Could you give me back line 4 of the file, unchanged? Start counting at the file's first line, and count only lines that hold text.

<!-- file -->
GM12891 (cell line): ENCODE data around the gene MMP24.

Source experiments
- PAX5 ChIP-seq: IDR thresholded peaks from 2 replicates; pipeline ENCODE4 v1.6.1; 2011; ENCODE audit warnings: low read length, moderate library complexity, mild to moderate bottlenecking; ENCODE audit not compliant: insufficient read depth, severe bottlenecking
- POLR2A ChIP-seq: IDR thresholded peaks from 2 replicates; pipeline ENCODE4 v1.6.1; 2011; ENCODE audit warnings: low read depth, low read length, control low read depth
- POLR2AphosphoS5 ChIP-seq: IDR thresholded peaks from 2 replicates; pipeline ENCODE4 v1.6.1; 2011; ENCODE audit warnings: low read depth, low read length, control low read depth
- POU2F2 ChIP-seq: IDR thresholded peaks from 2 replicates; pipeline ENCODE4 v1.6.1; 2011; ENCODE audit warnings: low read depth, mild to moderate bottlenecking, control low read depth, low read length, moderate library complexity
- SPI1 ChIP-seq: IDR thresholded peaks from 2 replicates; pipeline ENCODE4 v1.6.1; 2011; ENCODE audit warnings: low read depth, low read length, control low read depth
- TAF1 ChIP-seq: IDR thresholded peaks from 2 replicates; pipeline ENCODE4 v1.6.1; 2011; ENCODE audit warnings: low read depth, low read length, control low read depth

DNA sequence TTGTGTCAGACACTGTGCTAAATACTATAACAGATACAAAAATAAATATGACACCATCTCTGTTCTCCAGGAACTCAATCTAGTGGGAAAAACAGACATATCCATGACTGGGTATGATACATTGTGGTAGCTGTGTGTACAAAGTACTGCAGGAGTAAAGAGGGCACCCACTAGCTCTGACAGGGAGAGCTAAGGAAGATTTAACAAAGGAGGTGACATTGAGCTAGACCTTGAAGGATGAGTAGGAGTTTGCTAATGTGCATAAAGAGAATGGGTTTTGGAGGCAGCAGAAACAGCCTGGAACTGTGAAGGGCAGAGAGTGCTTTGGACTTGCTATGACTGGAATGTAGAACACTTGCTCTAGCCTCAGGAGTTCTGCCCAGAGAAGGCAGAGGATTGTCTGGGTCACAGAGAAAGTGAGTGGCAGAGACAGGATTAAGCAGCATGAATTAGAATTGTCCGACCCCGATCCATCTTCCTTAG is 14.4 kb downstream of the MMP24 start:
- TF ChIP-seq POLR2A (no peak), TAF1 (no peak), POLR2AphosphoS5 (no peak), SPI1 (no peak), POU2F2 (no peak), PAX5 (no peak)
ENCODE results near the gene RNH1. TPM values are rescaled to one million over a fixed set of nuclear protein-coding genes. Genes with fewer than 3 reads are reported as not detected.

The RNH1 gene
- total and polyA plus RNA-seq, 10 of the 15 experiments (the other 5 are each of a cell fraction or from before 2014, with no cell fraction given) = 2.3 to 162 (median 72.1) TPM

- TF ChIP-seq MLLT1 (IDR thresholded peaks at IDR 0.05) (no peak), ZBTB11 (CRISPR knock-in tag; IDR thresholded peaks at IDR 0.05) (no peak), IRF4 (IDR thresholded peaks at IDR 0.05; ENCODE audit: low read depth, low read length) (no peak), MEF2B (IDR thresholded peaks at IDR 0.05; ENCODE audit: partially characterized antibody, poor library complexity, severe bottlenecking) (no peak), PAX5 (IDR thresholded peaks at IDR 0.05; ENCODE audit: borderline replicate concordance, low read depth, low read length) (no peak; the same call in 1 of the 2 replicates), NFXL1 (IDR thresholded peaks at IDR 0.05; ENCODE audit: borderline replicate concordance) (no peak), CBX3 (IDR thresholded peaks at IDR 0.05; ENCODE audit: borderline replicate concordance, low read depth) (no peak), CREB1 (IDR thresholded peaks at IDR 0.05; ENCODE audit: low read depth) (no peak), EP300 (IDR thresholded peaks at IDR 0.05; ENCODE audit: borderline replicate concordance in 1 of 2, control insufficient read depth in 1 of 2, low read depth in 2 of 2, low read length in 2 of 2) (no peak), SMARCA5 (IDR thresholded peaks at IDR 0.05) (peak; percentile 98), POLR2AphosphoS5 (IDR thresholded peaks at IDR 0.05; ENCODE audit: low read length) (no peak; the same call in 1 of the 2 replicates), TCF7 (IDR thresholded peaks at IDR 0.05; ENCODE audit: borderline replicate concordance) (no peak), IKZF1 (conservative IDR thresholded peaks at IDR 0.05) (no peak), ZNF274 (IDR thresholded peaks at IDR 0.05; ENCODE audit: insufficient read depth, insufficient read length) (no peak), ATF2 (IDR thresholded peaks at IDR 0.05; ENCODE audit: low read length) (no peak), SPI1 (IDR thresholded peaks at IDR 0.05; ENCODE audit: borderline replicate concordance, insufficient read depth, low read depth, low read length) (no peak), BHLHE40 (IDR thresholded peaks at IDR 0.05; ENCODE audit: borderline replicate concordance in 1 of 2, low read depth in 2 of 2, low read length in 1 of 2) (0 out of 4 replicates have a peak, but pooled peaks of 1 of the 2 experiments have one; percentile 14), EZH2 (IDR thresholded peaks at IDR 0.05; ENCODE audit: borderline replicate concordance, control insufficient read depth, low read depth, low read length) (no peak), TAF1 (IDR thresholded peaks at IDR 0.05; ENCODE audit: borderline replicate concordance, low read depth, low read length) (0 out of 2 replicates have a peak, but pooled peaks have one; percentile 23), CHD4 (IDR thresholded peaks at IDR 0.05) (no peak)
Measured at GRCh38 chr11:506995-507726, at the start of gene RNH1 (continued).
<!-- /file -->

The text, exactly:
- POLR2A ChIP-seq: IDR thresholded peaks from 2 replicates; pipeline ENCODE4 v1.6.1; 2011; ENCODE audit warnings: low read depth, low read length, control low read depth